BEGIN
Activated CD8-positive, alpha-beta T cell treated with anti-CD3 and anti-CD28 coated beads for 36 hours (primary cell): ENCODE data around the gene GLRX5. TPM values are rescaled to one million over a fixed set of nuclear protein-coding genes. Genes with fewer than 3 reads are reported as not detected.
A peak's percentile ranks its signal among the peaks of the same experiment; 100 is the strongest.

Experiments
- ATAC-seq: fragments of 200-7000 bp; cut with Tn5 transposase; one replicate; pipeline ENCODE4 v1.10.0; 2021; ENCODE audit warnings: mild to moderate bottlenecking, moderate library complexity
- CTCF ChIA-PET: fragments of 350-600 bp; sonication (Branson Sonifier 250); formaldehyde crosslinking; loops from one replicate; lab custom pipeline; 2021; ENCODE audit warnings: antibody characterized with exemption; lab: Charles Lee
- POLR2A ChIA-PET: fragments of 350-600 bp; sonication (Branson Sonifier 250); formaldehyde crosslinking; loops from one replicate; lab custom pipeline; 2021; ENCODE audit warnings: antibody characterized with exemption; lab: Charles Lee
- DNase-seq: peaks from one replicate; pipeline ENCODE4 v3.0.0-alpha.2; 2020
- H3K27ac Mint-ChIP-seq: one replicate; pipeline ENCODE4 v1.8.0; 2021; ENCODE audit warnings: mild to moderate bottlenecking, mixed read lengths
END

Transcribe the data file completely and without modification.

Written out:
Activated CD8-positive, alpha-beta T cell treated with anti-CD3 and anti-CD28 coated beads for 36 hours (primary cell): ENCODE data around the gene GLRX5. TPM values are rescaled to one million over a fixed set of nuclear protein-coding genes. Genes with fewer than 3 reads are reported as not detected.
A peak's percentile ranks its signal among the peaks of the same experiment; 100 is the strongest.

Experiments
- ATAC-seq: fragments of 200-7000 bp; cut with Tn5 transposase; one replicate; pipeline ENCODE4 v1.10.0; 2021; ENCODE audit warnings: mild to moderate bottlenecking, moderate library complexity
- CTCF ChIA-PET: fragments of 350-600 bp; sonication (Branson Sonifier 250); formaldehyde crosslinking; loops from one replicate; lab custom pipeline; 2021; ENCODE audit warnings: antibody characterized with exemption; lab: Charles Lee
- POLR2A ChIA-PET: fragments of 350-600 bp; sonication (Branson Sonifier 250); formaldehyde crosslinking; loops from one replicate; lab custom pipeline; 2021; ENCODE audit warnings: antibody characterized with exemption; lab: Charles Lee
- DNase-seq: peaks from one replicate; pipeline ENCODE4 v3.0.0-alpha.2; 2020
- H3K27ac Mint-ChIP-seq: one replicate; pipeline ENCODE4 v1.8.0; 2021; ENCODE audit warnings: mild to moderate bottlenecking, mixed read lengths